Though known as a minimalist composer, Glass pulls all the stops in composer Richard Wagner‘s chromatic repertoire to create a full-fleshed depiction of Akhnaten’s ecstatic rise and fall. Glass’ characteristic blending of mid-range arpeggios and modulations, however, serve to make his music drama more a hypnotic contemplation on the transformative power of religious belief than an emotional tour de force.

All the vast resources of the Met Opera work to make this change a reality for the audience. Conductor Karen Kamansek’s love for Glass’ music helps weave a magic spell over the audience. The efforts of Phelim McDermott’s production team from Kevin Pollard’s opulent costumes to Sean Gandini‘s juggling choreography underscore the rise and fall of the pharoah’s character arc. And singers J’Nai Bridges (Nefertiti), Disella Larusdottir (Queen Tye) and, in particular, Aaron Blake (High Priest of Amon) and Anthony Roth Costanzo (Akhnaten) give splendid embodiments of their characters and the music which describes them.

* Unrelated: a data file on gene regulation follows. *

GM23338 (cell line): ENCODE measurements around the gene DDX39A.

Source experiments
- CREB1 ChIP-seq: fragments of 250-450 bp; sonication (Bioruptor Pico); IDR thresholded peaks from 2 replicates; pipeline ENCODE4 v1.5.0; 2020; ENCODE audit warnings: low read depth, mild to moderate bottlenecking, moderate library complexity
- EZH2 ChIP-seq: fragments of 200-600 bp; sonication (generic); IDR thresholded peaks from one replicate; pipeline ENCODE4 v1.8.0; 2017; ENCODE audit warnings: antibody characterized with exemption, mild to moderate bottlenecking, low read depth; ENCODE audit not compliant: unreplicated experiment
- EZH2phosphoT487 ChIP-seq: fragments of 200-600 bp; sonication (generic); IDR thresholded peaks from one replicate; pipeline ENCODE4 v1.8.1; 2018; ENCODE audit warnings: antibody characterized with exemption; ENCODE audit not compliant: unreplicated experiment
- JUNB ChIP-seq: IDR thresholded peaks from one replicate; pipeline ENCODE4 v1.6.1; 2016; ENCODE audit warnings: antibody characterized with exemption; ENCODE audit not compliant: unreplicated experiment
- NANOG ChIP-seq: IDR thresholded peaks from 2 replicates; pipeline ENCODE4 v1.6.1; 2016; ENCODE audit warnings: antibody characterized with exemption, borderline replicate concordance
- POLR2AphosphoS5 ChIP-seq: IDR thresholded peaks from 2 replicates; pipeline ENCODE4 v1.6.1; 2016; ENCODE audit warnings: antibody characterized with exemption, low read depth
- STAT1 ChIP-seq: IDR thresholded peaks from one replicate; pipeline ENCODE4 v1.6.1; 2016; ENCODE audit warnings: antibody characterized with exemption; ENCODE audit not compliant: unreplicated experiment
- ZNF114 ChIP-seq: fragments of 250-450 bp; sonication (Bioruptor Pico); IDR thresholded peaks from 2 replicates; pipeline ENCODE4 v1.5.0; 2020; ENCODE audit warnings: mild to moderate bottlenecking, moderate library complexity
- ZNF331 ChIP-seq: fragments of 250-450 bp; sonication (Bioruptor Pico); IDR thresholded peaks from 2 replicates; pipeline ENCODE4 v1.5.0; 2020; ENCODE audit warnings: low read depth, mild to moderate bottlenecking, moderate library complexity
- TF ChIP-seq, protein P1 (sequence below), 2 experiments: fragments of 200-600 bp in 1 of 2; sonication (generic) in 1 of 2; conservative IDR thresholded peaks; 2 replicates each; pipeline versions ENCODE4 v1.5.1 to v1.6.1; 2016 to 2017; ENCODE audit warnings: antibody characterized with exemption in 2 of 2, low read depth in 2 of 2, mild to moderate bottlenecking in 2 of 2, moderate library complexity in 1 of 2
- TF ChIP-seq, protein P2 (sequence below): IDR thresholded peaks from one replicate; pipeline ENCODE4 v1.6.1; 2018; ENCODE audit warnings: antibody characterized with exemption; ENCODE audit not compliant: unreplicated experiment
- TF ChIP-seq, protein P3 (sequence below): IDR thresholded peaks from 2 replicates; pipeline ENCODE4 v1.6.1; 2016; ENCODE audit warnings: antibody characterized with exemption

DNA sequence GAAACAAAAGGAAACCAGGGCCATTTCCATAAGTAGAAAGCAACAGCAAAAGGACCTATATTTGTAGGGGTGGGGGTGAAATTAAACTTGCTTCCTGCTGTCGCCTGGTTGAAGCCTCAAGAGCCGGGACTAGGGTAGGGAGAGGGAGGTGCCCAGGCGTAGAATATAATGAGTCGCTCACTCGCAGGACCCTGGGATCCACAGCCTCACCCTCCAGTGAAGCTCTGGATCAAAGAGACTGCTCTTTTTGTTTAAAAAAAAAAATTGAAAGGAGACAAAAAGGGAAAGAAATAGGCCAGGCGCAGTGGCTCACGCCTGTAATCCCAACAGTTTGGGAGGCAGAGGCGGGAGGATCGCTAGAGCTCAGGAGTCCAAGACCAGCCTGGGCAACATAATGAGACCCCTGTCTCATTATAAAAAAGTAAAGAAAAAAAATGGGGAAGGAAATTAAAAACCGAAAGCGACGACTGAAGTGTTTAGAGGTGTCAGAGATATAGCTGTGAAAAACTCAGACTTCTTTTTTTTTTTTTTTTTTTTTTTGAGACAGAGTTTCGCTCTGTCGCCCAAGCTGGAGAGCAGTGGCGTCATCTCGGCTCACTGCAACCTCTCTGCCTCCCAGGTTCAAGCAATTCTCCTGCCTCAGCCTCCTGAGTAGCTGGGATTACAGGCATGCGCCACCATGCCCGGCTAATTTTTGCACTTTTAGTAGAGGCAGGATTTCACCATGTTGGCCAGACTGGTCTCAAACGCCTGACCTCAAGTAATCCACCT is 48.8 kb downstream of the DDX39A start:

In sum, this production of Akhnaten is an intellectual music masterpiece. While Glass’ stately cadences (like Wagner on steroids) are hypnotic to the point of somnolence (I nodded off several times), they, with all the other elements in this music drama, illustrate how an entire society finds meaning, immortality, and dissolution serving an absolute ruler who attempts to unite his transcendence of reality with the all too transient world we mortals inhabit.

Appalachian (Pro- & Con-)Fusion

October 23rd, 2019 by Goose | Permalink